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  • The Psychology of Dilemmas and the Philosophy of Morality.Fiery Cushman & Liane Young - 2009 - Ethical Theory and Moral Practice 12 (1):9-24.
    We review several instances where cognitive research has identified distinct psychological mechanisms for moral judgment that yield conflicting answers to moral dilemmas. In each of these cases, the conflict between psychological mechanisms is paralleled by prominent philosophical debates between different moral theories. A parsimonious account of this data is that key claims supporting different moral theories ultimately derive from the psychological mechanisms that give rise to moral judgments. If this view is correct, it has some important implications for the practice (...)
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  • Ethical Frameworks and Farmer Participation in Controversial Farming Practices.Sarika P. Cardoso & Harvey S. James - 2012 - Journal of Agricultural and Environmental Ethics 25 (3):377-404.
    There are a number of agricultural farming practices that are controversial. These may include using chemical fertilizers, pesticides, and herbicides, and planting genetically modified crops, as well as the decision to dehorn cattle rather than raise polled cattle breeds. We use data from a survey of Missouri crop and livestock producers to determine whether a farmer’s ethical framework affects his or her decision to engage in these practices. We find that a plurality of farmers prefer an agricultural policy that reflects (...)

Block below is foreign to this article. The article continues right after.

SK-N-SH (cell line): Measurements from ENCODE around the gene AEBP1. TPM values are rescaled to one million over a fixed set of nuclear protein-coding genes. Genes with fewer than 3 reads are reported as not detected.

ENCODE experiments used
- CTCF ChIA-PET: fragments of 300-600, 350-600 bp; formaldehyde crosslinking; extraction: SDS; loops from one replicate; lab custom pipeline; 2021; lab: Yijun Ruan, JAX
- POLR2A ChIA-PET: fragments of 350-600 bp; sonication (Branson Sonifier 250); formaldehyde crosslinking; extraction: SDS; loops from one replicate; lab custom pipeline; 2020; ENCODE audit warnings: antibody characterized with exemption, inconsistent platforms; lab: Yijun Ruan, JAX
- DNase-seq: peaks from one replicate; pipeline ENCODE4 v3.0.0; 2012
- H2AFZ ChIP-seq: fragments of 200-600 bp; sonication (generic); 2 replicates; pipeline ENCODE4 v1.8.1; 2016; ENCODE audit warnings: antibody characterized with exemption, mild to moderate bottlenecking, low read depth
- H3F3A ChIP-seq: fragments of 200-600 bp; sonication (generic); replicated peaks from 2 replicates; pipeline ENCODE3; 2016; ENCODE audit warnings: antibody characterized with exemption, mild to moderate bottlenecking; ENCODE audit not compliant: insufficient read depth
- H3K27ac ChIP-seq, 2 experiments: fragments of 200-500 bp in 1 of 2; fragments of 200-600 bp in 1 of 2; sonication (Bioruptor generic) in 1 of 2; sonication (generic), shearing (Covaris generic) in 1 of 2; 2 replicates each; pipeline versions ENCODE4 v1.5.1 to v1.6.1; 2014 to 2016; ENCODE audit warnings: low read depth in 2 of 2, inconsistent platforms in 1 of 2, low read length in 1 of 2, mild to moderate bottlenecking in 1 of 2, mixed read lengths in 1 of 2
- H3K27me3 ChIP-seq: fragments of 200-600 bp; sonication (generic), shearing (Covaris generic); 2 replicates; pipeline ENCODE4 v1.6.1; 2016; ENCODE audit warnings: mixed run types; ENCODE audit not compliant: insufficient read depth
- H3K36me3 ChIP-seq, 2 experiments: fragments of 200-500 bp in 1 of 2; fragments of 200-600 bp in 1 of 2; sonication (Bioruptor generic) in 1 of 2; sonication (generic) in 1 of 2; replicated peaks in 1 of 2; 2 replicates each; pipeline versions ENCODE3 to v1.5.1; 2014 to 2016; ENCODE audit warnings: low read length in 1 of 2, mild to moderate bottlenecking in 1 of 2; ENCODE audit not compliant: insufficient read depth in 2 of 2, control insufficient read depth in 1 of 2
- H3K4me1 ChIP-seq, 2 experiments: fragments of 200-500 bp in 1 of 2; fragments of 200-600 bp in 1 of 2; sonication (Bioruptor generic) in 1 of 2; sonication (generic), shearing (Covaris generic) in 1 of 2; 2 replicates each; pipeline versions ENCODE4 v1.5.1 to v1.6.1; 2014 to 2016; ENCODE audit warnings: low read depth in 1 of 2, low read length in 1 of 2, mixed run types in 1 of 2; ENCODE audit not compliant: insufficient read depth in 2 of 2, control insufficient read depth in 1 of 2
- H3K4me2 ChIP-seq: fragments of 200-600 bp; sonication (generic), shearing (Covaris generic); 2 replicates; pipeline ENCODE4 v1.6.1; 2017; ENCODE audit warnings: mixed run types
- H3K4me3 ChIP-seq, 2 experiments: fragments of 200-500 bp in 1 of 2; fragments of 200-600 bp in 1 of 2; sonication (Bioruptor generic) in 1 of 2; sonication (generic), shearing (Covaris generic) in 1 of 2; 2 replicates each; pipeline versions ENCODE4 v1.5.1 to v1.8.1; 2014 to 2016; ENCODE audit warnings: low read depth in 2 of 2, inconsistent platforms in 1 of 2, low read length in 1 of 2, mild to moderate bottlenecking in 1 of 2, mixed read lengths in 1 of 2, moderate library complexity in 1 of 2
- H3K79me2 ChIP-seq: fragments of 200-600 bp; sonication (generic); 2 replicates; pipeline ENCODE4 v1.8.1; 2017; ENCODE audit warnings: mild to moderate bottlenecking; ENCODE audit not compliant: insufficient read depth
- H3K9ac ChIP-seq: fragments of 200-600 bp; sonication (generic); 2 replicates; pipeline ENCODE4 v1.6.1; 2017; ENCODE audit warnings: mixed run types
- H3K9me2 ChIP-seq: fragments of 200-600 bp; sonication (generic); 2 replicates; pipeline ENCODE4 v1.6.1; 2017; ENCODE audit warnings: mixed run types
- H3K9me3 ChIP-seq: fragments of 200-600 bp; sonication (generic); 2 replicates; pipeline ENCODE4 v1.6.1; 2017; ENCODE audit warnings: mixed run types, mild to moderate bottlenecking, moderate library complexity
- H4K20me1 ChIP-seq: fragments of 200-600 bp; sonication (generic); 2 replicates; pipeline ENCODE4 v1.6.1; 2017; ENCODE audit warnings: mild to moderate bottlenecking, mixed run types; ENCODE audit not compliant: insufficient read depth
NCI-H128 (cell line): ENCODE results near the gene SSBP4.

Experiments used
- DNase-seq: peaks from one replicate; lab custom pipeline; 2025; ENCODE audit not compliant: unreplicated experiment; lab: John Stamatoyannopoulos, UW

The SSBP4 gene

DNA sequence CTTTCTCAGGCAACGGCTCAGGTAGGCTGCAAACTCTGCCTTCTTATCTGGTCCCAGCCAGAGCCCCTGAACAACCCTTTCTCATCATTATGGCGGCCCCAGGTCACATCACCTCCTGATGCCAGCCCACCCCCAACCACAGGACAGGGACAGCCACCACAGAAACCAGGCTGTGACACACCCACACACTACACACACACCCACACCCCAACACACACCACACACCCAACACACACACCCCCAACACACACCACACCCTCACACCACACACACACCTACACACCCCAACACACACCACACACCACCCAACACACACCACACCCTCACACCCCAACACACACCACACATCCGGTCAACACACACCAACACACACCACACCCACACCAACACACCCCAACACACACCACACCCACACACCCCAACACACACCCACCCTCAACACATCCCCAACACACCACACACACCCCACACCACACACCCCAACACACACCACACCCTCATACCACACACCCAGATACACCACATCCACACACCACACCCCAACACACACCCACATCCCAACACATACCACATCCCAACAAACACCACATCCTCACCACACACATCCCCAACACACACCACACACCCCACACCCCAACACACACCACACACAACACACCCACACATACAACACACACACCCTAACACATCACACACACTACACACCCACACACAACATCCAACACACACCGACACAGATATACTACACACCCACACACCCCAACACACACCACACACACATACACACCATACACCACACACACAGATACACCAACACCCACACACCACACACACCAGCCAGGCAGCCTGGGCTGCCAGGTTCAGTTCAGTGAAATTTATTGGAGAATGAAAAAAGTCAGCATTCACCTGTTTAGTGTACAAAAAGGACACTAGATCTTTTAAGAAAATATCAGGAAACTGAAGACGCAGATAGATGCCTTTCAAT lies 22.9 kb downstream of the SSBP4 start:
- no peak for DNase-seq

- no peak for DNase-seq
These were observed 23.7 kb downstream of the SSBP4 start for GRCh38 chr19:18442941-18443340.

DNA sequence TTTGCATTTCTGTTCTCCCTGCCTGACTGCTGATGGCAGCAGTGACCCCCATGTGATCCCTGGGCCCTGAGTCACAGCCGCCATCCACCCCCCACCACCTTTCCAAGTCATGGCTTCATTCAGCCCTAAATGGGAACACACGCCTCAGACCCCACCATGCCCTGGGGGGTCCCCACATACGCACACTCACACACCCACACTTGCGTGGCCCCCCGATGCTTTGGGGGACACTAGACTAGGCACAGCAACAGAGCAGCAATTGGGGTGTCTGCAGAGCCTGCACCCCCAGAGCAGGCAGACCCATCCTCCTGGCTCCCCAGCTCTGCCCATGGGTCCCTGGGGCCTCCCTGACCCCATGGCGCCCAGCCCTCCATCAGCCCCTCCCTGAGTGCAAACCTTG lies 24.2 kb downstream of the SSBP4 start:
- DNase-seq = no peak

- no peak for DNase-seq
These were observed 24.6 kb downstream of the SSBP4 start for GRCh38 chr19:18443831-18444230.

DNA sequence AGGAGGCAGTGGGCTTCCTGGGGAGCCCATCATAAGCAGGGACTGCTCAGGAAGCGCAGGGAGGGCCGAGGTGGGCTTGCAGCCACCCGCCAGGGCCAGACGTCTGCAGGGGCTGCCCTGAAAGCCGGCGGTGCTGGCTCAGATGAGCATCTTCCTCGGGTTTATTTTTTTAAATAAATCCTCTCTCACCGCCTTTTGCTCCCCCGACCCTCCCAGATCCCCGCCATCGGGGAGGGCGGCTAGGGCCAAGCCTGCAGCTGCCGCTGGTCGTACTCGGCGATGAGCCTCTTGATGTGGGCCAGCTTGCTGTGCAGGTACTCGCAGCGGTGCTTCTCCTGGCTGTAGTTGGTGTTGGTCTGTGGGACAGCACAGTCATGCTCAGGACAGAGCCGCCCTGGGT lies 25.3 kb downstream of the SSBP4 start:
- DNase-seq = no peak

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  • The Epistemology of Ethical Intuitions.Hallvard Lillehammer - 2011 - Philosophy 86 (2):175-200.
    Intuitions are widely assumed to play an important evidential role in ethical inquiry. In this paper I critically discuss a recently influential claim that the epistemological credentials of ethical intuitions are undermined by their causal pedigree and functional role. I argue that this claim is exaggerated. In the course of doing so I argue that the challenge to ethical intuitions embodied in this claim should be understood not only as a narrowly epistemological challenge, but also as a substantially ethical one. (...)